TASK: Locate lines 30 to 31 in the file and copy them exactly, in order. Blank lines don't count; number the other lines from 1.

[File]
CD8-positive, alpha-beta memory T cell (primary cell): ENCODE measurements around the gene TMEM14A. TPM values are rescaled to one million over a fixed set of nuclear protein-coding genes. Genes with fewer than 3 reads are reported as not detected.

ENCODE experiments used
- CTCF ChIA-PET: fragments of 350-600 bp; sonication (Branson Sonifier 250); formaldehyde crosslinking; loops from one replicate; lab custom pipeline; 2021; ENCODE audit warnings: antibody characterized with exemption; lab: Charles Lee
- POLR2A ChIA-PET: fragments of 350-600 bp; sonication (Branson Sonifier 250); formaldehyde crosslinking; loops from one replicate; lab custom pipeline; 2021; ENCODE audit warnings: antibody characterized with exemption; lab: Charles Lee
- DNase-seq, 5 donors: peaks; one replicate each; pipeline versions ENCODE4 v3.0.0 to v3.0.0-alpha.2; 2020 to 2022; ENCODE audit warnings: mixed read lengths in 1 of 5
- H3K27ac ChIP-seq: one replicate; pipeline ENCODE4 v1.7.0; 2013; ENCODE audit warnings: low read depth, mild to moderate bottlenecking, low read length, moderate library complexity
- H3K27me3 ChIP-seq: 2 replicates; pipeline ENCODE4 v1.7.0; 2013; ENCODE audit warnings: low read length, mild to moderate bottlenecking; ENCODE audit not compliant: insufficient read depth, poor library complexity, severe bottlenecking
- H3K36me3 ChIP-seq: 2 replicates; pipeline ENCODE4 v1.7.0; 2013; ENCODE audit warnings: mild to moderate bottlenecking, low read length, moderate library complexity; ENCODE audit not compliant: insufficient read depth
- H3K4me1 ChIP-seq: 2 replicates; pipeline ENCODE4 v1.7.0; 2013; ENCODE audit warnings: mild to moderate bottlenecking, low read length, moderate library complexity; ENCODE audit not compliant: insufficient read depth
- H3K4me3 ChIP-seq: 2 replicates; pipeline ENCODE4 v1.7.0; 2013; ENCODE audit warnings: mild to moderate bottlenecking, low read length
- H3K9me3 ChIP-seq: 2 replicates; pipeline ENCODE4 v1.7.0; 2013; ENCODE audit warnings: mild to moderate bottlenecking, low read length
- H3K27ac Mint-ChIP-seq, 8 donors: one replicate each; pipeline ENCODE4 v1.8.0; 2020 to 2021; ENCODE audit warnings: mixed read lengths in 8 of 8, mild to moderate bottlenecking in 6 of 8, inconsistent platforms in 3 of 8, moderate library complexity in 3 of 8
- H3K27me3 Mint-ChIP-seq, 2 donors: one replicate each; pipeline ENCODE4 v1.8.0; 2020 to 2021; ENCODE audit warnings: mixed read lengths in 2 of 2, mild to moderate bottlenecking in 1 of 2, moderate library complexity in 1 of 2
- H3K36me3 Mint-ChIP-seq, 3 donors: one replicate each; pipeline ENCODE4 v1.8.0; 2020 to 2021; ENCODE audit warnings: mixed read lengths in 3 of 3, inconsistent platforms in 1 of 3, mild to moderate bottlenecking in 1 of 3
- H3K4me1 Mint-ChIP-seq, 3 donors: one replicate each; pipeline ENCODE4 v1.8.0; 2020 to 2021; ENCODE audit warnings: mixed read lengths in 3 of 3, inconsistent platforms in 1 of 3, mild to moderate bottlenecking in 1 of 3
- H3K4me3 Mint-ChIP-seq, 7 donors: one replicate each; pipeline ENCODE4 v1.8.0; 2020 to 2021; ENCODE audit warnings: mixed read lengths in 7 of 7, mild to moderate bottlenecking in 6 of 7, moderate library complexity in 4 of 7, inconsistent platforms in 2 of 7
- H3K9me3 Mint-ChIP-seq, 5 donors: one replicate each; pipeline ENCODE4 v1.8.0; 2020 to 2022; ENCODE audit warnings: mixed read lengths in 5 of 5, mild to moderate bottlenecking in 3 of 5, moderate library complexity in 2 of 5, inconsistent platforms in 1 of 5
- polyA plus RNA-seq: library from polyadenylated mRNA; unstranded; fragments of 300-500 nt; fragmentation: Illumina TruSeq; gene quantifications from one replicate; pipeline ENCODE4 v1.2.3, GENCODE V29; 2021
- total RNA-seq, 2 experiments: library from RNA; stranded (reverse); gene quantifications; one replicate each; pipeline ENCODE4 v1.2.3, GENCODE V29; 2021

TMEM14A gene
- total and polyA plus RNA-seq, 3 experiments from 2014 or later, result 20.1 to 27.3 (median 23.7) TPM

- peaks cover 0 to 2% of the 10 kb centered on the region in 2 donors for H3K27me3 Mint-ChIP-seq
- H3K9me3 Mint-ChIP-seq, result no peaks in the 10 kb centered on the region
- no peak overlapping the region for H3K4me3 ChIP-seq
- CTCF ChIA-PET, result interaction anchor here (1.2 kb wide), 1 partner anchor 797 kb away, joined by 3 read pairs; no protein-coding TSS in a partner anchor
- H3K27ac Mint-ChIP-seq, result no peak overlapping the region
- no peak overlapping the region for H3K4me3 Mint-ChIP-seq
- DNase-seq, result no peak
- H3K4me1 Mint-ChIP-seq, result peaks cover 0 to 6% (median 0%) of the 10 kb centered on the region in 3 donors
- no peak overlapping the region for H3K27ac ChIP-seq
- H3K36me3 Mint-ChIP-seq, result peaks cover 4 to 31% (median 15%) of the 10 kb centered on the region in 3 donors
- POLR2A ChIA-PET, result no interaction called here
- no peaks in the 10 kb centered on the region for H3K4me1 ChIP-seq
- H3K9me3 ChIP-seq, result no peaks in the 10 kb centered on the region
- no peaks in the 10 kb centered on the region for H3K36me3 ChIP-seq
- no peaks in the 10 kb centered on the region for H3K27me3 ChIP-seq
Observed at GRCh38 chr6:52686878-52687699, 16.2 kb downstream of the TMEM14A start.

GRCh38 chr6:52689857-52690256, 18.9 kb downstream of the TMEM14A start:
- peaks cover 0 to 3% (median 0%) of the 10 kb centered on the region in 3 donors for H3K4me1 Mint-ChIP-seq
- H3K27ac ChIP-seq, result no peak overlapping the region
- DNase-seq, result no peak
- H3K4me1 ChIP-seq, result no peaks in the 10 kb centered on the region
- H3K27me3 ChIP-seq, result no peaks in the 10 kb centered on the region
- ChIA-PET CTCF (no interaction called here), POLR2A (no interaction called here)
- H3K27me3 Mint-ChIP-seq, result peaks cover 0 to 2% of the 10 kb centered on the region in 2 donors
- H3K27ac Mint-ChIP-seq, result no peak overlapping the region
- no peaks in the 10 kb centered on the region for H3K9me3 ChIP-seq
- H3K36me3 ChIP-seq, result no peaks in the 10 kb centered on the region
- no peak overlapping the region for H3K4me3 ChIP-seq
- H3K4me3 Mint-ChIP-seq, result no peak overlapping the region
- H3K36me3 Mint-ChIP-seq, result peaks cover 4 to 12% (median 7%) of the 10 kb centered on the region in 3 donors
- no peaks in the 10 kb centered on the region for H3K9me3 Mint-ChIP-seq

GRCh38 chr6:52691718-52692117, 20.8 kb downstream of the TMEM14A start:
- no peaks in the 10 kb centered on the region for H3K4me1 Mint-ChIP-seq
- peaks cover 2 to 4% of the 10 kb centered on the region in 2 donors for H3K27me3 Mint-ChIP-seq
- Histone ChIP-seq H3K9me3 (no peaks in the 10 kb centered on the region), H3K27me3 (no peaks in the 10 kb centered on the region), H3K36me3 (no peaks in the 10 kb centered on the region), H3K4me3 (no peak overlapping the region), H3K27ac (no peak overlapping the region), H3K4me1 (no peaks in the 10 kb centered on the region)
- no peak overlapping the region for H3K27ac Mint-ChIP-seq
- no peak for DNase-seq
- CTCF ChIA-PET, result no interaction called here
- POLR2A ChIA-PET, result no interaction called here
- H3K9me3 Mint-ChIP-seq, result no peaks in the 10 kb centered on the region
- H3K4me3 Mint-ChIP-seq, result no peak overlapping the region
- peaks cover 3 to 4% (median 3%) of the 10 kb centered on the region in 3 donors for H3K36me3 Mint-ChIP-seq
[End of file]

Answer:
- no peak overlapping the region for H3K27ac ChIP-seq
- H3K36me3 Mint-ChIP-seq, result peaks cover 4 to 31% (median 15%) of the 10 kb centered on the region in 3 donors